BKS: I hesitate to tease out the "non-site" analogy—the site itself is too variable: for me, I was thinking of Circulars as being the non-site of activism, not just a corollary to the sweat and presence of people "on the streets" but a vision of a possible culture in which these activities (otherwise abandoned to television) can exist, not to mention reflect and nourish culturally. That is, are our language and tropes going to change because of the upsurge in activity occurring around us - in the form of poster art, detourned "fake" sites, maverick blogging? I admit that some of what we've linked to is nothing more than glorified bathroom humor, but nonetheless if the context creates the content for this type of work as a form of dissent, I think that should be discussed, even celebrated. I haven't read too much about this yet. Thinking of Circulars as the "non-site" of the bombing itself is both depressing and provocative: it's no secret that one of the phenomena of this war was not the unexpected visibility of CNN, but Salam Pax's Dear Raed blog, written by a gay man from the heart of Baghdad (even now he is remaining anonymous because of his sexuality). I could see Circulars as a "poetics" but I prefer to think it as an action with a poetics, my own tendency being to think of poetry as the war side of the Clausewitz equation, simply because poetics seems closer to diplomacy than a poem.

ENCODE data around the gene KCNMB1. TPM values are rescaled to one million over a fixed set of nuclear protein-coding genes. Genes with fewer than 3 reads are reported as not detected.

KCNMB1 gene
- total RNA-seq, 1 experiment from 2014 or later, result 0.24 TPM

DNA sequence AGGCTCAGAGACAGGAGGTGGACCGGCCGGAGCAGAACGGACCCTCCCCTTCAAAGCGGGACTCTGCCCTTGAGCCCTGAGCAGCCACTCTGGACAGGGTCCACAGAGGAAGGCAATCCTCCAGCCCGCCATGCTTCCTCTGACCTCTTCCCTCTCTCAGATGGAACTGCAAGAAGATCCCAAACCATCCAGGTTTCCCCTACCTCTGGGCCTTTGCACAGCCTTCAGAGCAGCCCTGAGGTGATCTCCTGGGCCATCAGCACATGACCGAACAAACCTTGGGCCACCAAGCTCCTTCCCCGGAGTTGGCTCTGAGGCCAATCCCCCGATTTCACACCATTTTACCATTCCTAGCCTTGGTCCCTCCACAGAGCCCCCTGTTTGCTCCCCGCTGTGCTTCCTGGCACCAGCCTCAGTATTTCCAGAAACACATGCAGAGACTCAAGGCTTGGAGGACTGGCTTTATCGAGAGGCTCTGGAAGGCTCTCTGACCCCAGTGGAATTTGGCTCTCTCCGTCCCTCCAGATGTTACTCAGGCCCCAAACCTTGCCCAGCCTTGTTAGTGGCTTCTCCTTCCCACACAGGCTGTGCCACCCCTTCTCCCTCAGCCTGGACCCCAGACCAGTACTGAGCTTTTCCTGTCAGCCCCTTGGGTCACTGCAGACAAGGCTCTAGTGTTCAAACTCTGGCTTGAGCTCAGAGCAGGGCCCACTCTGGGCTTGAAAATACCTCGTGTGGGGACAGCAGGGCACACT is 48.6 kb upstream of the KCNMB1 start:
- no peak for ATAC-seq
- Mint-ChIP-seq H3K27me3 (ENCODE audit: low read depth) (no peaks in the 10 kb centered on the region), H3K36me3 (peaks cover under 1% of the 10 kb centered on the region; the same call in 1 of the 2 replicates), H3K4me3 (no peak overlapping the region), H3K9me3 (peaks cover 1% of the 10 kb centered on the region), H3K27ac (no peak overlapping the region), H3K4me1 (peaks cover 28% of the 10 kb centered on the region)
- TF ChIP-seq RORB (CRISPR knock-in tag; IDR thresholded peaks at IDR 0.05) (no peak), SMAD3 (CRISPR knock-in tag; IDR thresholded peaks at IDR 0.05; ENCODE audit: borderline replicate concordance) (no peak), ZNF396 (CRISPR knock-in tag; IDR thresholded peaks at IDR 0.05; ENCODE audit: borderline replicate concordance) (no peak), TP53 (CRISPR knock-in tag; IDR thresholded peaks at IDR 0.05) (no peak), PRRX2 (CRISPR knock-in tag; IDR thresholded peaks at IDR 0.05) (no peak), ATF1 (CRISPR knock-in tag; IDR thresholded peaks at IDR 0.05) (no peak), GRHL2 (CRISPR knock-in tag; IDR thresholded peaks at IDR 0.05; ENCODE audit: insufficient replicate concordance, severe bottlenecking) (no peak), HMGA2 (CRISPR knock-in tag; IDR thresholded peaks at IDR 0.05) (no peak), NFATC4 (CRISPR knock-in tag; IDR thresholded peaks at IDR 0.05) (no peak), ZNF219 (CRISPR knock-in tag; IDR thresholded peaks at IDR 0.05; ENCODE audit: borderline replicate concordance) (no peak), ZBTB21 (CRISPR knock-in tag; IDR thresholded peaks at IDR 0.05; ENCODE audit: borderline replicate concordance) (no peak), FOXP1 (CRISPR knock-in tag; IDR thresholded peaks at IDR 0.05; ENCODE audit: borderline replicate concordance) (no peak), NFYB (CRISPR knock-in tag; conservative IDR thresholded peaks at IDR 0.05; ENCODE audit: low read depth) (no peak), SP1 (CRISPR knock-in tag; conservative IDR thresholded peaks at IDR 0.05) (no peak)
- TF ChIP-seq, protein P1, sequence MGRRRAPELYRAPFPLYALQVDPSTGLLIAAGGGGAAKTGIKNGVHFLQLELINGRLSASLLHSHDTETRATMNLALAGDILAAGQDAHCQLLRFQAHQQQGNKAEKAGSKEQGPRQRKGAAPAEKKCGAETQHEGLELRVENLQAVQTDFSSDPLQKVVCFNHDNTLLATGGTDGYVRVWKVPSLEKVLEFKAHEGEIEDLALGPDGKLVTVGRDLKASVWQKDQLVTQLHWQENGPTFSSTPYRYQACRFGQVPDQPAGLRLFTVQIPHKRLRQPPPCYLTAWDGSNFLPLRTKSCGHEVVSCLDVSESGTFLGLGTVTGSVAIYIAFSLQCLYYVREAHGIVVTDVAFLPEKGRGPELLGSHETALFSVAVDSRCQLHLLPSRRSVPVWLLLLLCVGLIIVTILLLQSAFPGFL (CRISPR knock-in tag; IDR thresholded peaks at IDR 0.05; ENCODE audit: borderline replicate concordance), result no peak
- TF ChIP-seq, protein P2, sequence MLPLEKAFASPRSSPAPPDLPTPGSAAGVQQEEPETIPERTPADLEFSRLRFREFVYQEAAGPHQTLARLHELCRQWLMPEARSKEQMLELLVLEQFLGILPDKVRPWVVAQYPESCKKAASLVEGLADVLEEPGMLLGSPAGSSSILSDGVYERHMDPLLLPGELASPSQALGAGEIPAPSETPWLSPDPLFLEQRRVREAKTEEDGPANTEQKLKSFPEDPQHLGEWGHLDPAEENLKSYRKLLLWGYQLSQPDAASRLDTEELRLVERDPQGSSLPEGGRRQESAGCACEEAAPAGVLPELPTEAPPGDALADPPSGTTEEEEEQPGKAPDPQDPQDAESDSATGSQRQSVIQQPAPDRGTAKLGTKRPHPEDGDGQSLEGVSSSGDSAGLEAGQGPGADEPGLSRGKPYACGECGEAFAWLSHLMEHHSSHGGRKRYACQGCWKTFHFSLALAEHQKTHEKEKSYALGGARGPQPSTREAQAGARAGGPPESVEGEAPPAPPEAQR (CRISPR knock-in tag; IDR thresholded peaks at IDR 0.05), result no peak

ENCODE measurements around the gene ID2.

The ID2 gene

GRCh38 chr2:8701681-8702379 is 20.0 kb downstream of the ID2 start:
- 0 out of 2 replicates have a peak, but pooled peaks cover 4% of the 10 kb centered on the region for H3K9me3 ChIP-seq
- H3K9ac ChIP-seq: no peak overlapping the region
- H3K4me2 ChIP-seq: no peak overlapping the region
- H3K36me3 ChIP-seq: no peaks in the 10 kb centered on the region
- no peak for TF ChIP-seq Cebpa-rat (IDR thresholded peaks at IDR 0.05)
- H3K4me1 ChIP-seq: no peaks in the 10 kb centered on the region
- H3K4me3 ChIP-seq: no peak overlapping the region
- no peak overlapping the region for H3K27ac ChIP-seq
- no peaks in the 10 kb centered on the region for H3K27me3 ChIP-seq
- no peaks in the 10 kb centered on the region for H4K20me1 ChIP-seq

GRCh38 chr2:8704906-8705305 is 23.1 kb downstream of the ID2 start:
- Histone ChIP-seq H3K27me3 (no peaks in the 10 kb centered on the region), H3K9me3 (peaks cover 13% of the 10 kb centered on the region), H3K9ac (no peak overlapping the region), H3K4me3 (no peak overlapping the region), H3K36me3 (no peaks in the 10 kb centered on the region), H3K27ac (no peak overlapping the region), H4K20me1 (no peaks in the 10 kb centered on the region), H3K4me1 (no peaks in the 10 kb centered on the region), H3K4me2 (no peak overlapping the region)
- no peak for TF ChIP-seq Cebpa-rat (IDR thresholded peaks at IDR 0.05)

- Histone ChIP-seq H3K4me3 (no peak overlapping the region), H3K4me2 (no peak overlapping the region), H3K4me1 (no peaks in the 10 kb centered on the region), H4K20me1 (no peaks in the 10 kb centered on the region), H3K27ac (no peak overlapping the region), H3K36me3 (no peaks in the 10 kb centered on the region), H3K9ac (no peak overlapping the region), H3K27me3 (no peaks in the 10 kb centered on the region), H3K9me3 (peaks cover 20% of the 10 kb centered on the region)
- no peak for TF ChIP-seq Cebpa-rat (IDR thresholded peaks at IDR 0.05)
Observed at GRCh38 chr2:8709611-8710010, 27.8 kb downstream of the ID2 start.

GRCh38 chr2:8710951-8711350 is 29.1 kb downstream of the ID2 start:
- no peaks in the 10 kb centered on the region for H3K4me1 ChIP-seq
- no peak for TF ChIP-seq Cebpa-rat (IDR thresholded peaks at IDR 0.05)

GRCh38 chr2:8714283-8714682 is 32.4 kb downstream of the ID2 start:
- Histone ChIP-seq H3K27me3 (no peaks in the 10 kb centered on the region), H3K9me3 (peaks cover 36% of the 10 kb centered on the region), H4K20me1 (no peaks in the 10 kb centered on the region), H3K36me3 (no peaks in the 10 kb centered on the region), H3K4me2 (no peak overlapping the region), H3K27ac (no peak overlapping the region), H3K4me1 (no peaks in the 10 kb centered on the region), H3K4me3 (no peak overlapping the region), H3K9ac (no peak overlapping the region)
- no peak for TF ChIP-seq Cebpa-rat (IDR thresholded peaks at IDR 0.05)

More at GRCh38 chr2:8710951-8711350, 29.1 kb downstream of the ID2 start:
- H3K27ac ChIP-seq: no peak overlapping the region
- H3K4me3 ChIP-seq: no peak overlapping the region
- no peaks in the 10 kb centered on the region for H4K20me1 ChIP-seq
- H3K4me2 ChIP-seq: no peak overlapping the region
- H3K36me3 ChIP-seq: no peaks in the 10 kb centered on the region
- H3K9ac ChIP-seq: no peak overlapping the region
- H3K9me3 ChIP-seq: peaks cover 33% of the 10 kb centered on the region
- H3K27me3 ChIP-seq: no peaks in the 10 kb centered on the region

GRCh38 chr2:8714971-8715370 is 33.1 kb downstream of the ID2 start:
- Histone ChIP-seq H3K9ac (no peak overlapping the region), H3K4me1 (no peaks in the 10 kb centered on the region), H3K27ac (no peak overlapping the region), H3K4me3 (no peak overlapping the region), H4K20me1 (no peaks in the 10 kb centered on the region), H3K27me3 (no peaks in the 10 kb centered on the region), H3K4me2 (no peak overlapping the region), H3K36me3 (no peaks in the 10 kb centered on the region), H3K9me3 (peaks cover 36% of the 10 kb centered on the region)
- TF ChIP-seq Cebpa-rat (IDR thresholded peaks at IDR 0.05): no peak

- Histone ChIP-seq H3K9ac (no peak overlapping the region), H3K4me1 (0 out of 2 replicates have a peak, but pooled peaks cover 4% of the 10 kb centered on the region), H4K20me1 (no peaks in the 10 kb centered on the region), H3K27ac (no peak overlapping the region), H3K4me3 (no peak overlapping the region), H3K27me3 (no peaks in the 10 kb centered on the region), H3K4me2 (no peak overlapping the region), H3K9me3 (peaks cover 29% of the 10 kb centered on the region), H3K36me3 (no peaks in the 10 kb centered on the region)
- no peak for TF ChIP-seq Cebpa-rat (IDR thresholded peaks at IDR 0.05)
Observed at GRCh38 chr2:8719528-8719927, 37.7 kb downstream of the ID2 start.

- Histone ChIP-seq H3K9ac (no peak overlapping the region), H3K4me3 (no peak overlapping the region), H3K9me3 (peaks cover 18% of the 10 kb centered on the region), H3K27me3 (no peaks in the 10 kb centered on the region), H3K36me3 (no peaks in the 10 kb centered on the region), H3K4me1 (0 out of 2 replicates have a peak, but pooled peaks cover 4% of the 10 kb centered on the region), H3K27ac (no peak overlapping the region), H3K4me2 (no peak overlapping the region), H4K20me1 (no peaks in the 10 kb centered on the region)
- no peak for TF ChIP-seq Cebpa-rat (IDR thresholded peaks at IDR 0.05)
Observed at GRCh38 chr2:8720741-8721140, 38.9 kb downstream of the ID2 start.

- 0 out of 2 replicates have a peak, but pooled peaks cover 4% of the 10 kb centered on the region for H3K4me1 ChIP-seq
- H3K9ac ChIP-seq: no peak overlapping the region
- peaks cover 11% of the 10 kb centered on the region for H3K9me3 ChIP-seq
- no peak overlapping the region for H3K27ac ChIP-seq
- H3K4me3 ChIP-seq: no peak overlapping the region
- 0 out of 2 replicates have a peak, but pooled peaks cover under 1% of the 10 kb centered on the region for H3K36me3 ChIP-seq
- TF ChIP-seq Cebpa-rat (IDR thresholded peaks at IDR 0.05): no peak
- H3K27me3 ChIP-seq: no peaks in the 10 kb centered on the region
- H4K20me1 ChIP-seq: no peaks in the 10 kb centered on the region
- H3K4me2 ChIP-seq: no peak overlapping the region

DWL: The variability and heteroegeneity of the site, was, I think, partly due to the infrastructural and technological decisions that you made when putting the site together, because those decisions mesh well with the notion of coalition politics (I’m thinking of Donna Haraway’s formulation here). The presence of a number of posting contributors with varied interests, the ability of readers to post comments, the existence of an RSS (Rich Site Summary) feed which allowed anyone running a wide variety of web software packages to syndicate the headlines, a searchable archive, a regular email bulletin—these are crucial elements in any attempt to concentrate attention on the web. Too seldom do writers (even those avowedly interested in collaboration and coalition politics) take the effect of the technologies that they’re using into account, but they make an enormous difference to the final product. Compare Circulars to Ron Silliman’s Blog: on the one hand, you have an deliberately short-term project with a explicit focus, built around a coalition of writers on a technological and political platform that assumes and enables dialogue and dissent from the outset; on the other hand, an obdurate monolith that presents no immediate and obvious means of response, organized around a proper name. Sure, the sites have different goals, but Silliman’s site interests me because it seems to eschew all of the tools that would allow any writer to utilize the unique aspects of the web as an environment for writing. And sadly, that’s typical of many of the writers’ blogs that exist.